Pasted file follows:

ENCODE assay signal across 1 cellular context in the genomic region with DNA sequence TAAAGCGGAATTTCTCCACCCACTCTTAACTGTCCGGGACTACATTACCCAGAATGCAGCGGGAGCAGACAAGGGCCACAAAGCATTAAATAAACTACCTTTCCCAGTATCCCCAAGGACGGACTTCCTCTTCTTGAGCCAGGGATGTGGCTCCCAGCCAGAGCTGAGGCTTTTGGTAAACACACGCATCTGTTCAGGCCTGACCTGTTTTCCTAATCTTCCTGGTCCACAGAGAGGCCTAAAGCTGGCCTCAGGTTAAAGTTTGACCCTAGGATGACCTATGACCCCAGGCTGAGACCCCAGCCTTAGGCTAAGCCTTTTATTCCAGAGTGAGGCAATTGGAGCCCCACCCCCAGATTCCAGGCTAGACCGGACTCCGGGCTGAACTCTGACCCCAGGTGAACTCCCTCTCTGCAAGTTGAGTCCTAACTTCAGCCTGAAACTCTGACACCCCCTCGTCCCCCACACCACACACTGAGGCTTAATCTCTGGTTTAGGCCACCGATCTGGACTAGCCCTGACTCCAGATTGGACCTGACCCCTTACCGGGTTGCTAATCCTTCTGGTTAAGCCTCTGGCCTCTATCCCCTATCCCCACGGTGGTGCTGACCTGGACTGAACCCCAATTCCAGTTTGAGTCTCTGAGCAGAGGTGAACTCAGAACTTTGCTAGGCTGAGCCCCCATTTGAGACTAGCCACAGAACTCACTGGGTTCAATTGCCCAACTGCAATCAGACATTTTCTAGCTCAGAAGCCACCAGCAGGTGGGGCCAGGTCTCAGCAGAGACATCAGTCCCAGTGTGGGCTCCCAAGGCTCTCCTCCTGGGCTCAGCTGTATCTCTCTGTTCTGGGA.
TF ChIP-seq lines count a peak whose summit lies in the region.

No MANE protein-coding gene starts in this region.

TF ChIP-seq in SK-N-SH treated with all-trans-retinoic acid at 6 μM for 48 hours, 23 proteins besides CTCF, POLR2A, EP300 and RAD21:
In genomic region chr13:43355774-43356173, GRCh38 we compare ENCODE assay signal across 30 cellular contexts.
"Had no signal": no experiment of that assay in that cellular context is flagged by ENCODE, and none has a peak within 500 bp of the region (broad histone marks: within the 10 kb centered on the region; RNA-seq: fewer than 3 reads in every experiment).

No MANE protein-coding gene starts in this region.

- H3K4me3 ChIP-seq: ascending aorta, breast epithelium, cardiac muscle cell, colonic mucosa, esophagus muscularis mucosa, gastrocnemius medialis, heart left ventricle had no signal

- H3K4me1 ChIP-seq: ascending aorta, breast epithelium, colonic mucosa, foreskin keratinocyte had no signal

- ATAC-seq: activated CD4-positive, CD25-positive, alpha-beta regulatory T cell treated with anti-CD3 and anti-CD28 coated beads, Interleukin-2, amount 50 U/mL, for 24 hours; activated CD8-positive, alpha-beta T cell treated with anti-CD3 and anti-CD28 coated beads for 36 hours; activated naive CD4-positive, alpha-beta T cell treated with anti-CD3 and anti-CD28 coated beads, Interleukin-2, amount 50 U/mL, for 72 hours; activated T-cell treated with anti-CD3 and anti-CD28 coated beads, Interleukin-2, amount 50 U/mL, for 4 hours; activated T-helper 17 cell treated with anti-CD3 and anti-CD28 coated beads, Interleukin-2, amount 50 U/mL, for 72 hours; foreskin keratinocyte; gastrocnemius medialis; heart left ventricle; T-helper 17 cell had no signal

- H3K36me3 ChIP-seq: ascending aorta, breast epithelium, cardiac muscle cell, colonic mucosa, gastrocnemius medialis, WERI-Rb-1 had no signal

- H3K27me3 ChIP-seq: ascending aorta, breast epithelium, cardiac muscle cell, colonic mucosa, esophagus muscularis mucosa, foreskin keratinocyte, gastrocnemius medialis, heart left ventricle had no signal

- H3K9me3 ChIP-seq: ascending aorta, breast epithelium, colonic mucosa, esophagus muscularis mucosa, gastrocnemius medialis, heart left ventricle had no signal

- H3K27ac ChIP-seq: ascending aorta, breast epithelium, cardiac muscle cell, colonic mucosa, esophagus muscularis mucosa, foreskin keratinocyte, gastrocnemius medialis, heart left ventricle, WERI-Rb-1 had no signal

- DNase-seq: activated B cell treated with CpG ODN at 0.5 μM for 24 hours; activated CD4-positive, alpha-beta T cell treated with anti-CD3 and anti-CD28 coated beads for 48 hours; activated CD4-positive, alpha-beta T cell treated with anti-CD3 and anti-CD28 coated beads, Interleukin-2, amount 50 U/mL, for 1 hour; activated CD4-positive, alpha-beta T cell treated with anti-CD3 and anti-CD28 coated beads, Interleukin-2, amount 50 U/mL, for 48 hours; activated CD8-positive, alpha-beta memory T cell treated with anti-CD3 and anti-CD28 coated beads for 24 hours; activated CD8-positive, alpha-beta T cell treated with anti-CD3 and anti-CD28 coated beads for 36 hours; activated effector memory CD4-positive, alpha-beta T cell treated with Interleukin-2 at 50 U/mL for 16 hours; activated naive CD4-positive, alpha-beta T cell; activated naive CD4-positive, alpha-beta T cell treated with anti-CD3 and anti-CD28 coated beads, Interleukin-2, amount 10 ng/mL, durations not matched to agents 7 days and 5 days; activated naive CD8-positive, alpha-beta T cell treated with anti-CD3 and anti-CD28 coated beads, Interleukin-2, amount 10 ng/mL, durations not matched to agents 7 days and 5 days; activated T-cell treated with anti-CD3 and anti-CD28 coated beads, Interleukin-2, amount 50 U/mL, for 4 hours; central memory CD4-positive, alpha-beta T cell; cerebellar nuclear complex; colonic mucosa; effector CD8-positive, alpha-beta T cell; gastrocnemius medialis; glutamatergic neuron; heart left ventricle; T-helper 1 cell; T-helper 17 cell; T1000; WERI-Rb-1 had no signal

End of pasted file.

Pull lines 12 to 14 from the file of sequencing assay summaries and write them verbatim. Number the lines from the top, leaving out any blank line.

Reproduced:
- H3K27me3 ChIP-seq: ascending aorta, breast epithelium, cardiac muscle cell, colonic mucosa, esophagus muscularis mucosa, foreskin keratinocyte, gastrocnemius medialis, heart left ventricle had no signal

- H3K9me3 ChIP-seq: ascending aorta, breast epithelium, colonic mucosa, esophagus muscularis mucosa, gastrocnemius medialis, heart left ventricle had no signal

- H3K27ac ChIP-seq: ascending aorta, breast epithelium, cardiac muscle cell, colonic mucosa, esophagus muscularis mucosa, foreskin keratinocyte, gastrocnemius medialis, heart left ventricle, WERI-Rb-1 had no signal